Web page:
The 1864 Overland Campaign Remembered (3)

Sunday, May 11th

While most folks were home celebrating Mother’s Day, an intrepid group of 90 people went on a long 6.5 mile hike to explore the hidden sights of the Spotsylvania battlefield. We explored the lesser known, but important aspects of Spotsylvania, including its complex and often confusing earthworks. The following are selected photos from that event.

Monday, May 12th

The National Park Service (NPS) staff conducted a continuous 22-hour Silent Tribute at the Bloody Angle mirroring the 22 hours of continuous combat in 1864.  This was in tribute to the brave men who fought so desperately on May 12, 1864. In addition, there were several real time events conducted by the NPS staff. These featured programs included walking that happened at the same time as the real events 150 years ago.  The group sizes varied from 125 to 250.  (see photos below):

Mayhem at Dawn – The Union onslaught: This followed in the footsteps of the initial Union breakthrough on May 12, 1864.

Confederate Crisis – Lee to the Rear: The confederates respond to disaster, and General Lee threw himself into battle.

The East Face of the Salient – Stemming the Tide: Walking the ground of the forgotten fighting of May 12.

Union Footsteps – The Bloody Angle:  Exploring the stories of Union soldiers and the subtle ripples and dips in the ground that meant life or death for them during the fighting on May 12, 1864.

Confederate Footsteps – The Bloody Angle:  Walking the ground made famous by defenders of the Bloody Angle.

Candlelight Vigil: A time of reflection on the tragic destruction at Spotsylvania.

Panoramic view of the Bloody Angle as seen from the Ohio monument.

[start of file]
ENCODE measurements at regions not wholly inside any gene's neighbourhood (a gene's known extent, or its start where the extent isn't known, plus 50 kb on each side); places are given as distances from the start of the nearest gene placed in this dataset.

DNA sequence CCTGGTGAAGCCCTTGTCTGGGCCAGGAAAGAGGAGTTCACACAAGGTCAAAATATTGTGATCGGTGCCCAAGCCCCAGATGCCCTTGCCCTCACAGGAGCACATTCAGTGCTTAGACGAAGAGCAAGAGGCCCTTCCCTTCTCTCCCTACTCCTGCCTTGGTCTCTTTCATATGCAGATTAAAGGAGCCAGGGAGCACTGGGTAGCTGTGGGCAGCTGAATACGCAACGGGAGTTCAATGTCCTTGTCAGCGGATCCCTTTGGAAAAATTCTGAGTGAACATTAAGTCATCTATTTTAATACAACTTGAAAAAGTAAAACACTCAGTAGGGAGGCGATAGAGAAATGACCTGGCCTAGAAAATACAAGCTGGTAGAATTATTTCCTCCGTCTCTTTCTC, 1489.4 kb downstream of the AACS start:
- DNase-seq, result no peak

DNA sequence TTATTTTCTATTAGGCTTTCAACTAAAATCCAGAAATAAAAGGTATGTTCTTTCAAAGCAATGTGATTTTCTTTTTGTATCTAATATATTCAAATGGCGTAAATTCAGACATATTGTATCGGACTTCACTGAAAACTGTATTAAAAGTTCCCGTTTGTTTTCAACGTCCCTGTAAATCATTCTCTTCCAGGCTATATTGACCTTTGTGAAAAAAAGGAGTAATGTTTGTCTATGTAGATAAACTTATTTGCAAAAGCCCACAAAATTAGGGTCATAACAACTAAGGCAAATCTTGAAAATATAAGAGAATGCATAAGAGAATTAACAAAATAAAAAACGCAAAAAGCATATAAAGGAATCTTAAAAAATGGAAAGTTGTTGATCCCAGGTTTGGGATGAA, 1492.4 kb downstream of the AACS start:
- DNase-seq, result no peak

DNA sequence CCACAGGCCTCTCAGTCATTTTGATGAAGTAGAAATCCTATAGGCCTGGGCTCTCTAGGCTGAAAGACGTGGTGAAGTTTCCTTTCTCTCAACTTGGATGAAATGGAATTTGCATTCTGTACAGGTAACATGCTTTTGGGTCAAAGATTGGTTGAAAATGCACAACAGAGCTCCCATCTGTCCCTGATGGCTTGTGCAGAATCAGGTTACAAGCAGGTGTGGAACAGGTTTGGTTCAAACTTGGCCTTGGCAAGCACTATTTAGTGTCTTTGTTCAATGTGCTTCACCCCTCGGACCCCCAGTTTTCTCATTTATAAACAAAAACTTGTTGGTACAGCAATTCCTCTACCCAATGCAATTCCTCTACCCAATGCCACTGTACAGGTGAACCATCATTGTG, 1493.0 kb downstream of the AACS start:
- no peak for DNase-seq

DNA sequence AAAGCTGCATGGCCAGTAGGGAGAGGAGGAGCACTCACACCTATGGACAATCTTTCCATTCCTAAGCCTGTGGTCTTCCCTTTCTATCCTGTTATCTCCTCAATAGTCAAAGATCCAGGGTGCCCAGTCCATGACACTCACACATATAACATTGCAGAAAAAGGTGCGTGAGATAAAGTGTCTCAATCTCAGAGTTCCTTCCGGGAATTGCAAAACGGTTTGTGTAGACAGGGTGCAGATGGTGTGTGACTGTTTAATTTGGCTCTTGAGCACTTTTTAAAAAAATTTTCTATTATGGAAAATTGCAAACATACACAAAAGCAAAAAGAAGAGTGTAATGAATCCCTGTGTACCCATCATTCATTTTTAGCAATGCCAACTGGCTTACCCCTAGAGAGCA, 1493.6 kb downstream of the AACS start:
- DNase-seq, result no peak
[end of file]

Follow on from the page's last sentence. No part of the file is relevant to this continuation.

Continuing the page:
Panoramic view of the Bloody Angle as seen from the Ohio monument.

 

East Face of the Salient presentation by NPS historian Eric Mink.

East Face of the Salient presentation by NPS historian Eric Mink.

 

Saturday May 17th and Sunday May 18th.

The final events of the National Park Service 1864 Overland Campaign Remembered centered on the first use of the US Colored Troops (USCT) in combat in the east. NPS historian John Hennessy talked about The Rise of the USCT. This was followed by a walk to the location of that first combat in Northern Virginia and dedication of a monument to that event. On Sunday NPS historians Frank O’Reilly and Greg Mertz led a group to look at the Battle of Lee’s Last Line.  Beginning at the Bloody Angle, they went to Lee’s Line of Entrenchments, known as Lee’s Last Line. The outcome of this battle on May 18, 1864 convinced General Grant and the Union army that they could not break  the stalemate at Spotsylvania Court House. Shortly thereafter, the Union army departs for points further south which ultimately leads to the battle of Petersburg and finally to Appomattox Court House and Lee’s surrender in April of 1865.

Information on the NPS continuing program covering the Overland Campaign of 1864 may be found at http://www.nps.gov/rich/planyourvisit/150th1864.htm and at http://www.nps.gov/pete/planyourvisit/150th-anniversary-events.htm.

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About Peter Glyer

I am retired with a lifelong interest in history, primarily the Civil War and WWII - Europe. I was an Army engineer, hence my interest in terrain. I graduated with a degree in City and Regional Planning and a Masters in International Relations.
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